Seattle Police Officers Guild VP Mike Solan: Vote council out of office
The Seattle Police Officers Guild is responding to a Pioneer Square pub owner’s troubles with repeated assaults on customers from the homeless population.
Collins Pub owner Seth Howard spoke on the Dori Monson Show last week after a yet another alleged assault by a homeless person on a customer having lunch on the patio. Howard said that because it usually takes the Seattle Police Department a few hours to respond to these assaults, he reached out on Twitter.
A reply from SPD’s Twitter account simply advised him to call instead — and earned SPD accusations of tone-deafness from other Twitter users.
However, the Seattle Police Officers Guild — the union of Seattle police officers — sent out its own Twitter response condemning long waits for help and calling out Seattle politics as the culprit.
https://t.co/r2BggP9rik unfortunately @collinspub you/customers are victims of #seattle #PublicSafety #politics. Our members care. 911 wait? Unacceptable! We want to help. @SeattlePD @SeattleCouncil @SeaCPC @KIRORadio @DoriMonsonShow @Mynorthwest #forum?
— Seattle Police Officers Guild (@SPOG1952) August 7, 2019
SPOG Vice President Mike Solan, a 20-year SPD veteran and resident of Seattle, told Dori that he is “embarrassed by the state of our city.” He said that he was “awestruck at the lack of response on Twitter” to Collins Pub, and feels terrible about the small businesses and residents struggling against the rampant crime in Seattle.
“The reason why we’re in this predicament is because political officials lack the willpower to hold criminal behavior accountable,” he said. “And now we see that that political pressure is put on the local police officer … leaving the regular police officers responding to calls handcuffed to be able to do their jobs appropriately.”
He does not blame SPD leadership in the least. Instead, it’s the city council — and a small but loud group of activists who have “taken hold of the public safety narrative and spun it in a way that is detrimental.”
“We see the city council — a certain individual calling us murderers (a reference to statements made by Councilmember Kshama Sawant in 2017) — spreading lies and deceit and, frankly, unbelievable negativity towards our membership,” he said. “That leads to a recruitment and retention crisis, where officers now feel that they cannot do their jobs appropriately.”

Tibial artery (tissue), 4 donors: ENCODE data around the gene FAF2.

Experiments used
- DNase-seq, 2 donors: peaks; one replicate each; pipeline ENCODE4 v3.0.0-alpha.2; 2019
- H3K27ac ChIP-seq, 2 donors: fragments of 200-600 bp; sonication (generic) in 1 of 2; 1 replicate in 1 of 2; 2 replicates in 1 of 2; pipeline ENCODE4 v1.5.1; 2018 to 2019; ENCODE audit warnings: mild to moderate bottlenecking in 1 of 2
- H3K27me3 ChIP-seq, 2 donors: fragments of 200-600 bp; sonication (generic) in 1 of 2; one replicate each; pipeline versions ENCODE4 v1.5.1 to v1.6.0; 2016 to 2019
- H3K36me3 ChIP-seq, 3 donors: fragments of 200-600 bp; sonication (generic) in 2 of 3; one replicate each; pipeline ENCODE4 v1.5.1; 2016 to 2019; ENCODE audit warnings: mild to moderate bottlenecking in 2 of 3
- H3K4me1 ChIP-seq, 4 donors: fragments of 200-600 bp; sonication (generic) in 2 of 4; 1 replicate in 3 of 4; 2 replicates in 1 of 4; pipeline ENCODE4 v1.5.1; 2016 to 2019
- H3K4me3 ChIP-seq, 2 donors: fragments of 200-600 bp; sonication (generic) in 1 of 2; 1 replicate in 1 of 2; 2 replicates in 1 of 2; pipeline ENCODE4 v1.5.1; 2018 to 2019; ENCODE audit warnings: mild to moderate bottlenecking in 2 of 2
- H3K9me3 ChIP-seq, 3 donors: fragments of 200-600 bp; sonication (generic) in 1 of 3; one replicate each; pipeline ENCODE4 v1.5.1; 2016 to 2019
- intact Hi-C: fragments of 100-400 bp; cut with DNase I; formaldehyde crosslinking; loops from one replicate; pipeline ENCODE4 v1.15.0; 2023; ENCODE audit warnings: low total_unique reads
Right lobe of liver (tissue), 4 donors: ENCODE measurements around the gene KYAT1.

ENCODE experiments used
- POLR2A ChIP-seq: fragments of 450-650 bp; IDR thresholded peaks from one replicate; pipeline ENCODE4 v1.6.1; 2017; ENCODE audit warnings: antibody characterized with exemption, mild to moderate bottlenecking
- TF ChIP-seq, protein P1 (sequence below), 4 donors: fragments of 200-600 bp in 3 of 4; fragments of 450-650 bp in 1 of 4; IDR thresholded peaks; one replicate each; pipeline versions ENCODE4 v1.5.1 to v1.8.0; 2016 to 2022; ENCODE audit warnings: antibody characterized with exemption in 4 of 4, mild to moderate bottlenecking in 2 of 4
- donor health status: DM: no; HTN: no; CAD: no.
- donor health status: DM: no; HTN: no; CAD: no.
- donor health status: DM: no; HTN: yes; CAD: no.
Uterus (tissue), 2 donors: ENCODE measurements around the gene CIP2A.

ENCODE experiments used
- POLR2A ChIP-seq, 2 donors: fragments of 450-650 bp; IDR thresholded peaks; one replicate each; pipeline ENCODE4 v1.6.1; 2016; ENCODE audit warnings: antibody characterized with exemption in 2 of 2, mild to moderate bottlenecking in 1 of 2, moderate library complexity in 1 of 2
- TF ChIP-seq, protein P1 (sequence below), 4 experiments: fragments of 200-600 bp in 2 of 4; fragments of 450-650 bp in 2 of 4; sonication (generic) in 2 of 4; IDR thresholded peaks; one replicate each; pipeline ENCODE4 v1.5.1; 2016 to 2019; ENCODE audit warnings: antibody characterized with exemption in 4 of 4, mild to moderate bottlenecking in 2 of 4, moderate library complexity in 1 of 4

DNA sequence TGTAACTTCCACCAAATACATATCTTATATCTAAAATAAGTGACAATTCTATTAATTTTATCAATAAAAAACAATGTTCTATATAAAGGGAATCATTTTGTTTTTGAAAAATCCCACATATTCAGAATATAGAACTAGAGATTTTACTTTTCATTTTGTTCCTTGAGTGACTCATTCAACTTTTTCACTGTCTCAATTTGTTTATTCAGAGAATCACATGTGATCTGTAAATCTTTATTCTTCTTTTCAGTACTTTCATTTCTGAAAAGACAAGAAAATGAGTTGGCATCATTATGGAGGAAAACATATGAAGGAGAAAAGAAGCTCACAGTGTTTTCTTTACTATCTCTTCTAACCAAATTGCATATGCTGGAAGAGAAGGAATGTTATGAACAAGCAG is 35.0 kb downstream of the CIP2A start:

Because he and his police colleagues are so dedicated to helping the community, those words from Sawant hurt Solan deeply. Solan said that police officers all want to be held accountable for their actions on a daily basis, but that the extremism in Seattle government has literally prevented them from being able to keep the public safe.
“As law enforcement professionals, we made the decision to become police officers to help people,” he said. “And when we cannot help people, right there is a fundamental issue that we take umbrage with.”
In last week’s primary, the three city council incumbents — Sawant, Councilmember Lisa Herbold, and Councilmember Debora Juarez — all clearly led their races. Solan was not surprised, as voter turnout is typically less enthusiastic during primaries.
However, he begs residents who are sick of the Seattle status quo to go out and vote in November.
“I pray that that silent majority stands up this coming election and actually has a say … We implore the citizens of this city to support their officers and vote,” he said. “Please vote the officials out of office who play into this.”
The anti-cop rhetoric, according to Solan, is just a “flavor of the month” trend that has to stop.
“We want to change the narrative … enough is enough. Let us do our jobs,” he said. “We are professionals who have dedicated our lives and professions to helping this community. All we want to do is help.”
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